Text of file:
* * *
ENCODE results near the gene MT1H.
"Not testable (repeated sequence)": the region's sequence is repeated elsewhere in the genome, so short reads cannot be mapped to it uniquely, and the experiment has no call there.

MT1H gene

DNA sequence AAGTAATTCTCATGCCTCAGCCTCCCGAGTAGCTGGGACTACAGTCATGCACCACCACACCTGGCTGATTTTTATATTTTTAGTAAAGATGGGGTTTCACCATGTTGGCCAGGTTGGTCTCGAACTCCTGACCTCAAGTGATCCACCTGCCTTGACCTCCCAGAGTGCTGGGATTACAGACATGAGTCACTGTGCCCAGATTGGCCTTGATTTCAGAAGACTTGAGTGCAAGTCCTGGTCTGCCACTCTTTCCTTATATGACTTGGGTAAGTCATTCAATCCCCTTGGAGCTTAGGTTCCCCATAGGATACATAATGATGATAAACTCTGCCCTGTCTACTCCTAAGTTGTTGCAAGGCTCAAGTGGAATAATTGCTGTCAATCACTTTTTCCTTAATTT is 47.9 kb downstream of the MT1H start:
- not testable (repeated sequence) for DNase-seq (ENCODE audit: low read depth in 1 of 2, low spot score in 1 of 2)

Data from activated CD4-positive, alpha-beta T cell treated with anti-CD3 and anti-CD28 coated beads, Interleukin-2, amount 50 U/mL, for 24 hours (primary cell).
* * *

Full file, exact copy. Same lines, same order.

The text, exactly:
ENCODE results near the gene MT1H.
"Not testable (repeated sequence)": the region's sequence is repeated elsewhere in the genome, so short reads cannot be mapped to it uniquely, and the experiment has no call there.

MT1H gene

DNA sequence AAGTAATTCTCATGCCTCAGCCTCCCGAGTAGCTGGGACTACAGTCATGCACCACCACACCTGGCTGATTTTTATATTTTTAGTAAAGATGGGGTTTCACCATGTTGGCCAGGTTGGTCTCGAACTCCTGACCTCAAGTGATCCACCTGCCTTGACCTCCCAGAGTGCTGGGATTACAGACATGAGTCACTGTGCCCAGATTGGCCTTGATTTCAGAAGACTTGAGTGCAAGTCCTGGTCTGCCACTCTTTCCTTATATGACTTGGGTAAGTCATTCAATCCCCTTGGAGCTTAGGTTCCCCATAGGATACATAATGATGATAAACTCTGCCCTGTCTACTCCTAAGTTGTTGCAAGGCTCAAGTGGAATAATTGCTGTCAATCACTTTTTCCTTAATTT is 47.9 kb downstream of the MT1H start:
- not testable (repeated sequence) for DNase-seq (ENCODE audit: low read depth in 1 of 2, low spot score in 1 of 2)

Data from activated CD4-positive, alpha-beta T cell treated with anti-CD3 and anti-CD28 coated beads, Interleukin-2, amount 50 U/mL, for 24 hours (primary cell).